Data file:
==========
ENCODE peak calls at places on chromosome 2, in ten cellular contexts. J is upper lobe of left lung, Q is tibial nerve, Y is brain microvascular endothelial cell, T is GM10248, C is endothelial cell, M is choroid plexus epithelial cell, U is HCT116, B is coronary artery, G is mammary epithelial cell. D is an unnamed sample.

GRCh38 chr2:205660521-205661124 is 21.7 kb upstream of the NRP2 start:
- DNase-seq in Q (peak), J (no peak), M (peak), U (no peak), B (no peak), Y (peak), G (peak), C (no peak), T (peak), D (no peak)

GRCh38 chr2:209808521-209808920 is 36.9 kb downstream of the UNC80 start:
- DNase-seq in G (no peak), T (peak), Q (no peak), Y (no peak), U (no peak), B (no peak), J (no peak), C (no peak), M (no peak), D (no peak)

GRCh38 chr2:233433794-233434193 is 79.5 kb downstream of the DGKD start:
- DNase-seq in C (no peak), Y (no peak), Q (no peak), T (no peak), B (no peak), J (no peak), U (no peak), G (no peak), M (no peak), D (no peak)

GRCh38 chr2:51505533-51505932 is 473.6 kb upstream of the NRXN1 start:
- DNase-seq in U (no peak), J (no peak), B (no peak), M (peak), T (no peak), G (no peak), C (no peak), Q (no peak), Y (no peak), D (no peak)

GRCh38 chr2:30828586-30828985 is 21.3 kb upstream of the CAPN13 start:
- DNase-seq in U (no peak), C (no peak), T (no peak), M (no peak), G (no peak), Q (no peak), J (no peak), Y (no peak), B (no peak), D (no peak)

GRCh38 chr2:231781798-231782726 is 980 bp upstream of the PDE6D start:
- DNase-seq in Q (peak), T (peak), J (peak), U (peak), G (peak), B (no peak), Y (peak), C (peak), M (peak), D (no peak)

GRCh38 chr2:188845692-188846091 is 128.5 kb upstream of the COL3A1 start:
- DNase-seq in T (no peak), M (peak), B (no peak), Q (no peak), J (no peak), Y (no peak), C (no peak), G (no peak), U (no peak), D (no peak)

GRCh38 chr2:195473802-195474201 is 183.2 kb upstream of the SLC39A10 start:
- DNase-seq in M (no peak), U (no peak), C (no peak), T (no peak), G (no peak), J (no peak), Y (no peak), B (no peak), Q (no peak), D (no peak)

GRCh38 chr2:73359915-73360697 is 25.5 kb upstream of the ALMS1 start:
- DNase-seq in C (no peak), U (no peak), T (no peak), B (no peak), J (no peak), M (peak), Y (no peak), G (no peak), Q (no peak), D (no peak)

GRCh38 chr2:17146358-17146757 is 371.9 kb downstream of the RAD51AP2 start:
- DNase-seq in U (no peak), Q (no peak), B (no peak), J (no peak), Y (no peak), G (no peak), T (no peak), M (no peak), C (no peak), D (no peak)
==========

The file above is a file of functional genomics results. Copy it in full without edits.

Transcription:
ENCODE peak calls at places on chromosome 2, in ten cellular contexts. J is upper lobe of left lung, Q is tibial nerve, Y is brain microvascular endothelial cell, T is GM10248, C is endothelial cell, M is choroid plexus epithelial cell, U is HCT116, B is coronary artery, G is mammary epithelial cell. D is an unnamed sample.

GRCh38 chr2:205660521-205661124 is 21.7 kb upstream of the NRP2 start:
- DNase-seq in Q (peak), J (no peak), M (peak), U (no peak), B (no peak), Y (peak), G (peak), C (no peak), T (peak), D (no peak)

GRCh38 chr2:209808521-209808920 is 36.9 kb downstream of the UNC80 start:
- DNase-seq in G (no peak), T (peak), Q (no peak), Y (no peak), U (no peak), B (no peak), J (no peak), C (no peak), M (no peak), D (no peak)

GRCh38 chr2:233433794-233434193 is 79.5 kb downstream of the DGKD start:
- DNase-seq in C (no peak), Y (no peak), Q (no peak), T (no peak), B (no peak), J (no peak), U (no peak), G (no peak), M (no peak), D (no peak)

GRCh38 chr2:51505533-51505932 is 473.6 kb upstream of the NRXN1 start:
- DNase-seq in U (no peak), J (no peak), B (no peak), M (peak), T (no peak), G (no peak), C (no peak), Q (no peak), Y (no peak), D (no peak)

GRCh38 chr2:30828586-30828985 is 21.3 kb upstream of the CAPN13 start:
- DNase-seq in U (no peak), C (no peak), T (no peak), M (no peak), G (no peak), Q (no peak), J (no peak), Y (no peak), B (no peak), D (no peak)

GRCh38 chr2:231781798-231782726 is 980 bp upstream of the PDE6D start:
- DNase-seq in Q (peak), T (peak), J (peak), U (peak), G (peak), B (no peak), Y (peak), C (peak), M (peak), D (no peak)

GRCh38 chr2:188845692-188846091 is 128.5 kb upstream of the COL3A1 start:
- DNase-seq in T (no peak), M (peak), B (no peak), Q (no peak), J (no peak), Y (no peak), C (no peak), G (no peak), U (no peak), D (no peak)

GRCh38 chr2:195473802-195474201 is 183.2 kb upstream of the SLC39A10 start:
- DNase-seq in M (no peak), U (no peak), C (no peak), T (no peak), G (no peak), J (no peak), Y (no peak), B (no peak), Q (no peak), D (no peak)

GRCh38 chr2:73359915-73360697 is 25.5 kb upstream of the ALMS1 start:
- DNase-seq in C (no peak), U (no peak), T (no peak), B (no peak), J (no peak), M (peak), Y (no peak), G (no peak), Q (no peak), D (no peak)

GRCh38 chr2:17146358-17146757 is 371.9 kb downstream of the RAD51AP2 start:
- DNase-seq in U (no peak), Q (no peak), B (no peak), J (no peak), Y (no peak), G (no peak), T (no peak), M (no peak), C (no peak), D (no peak)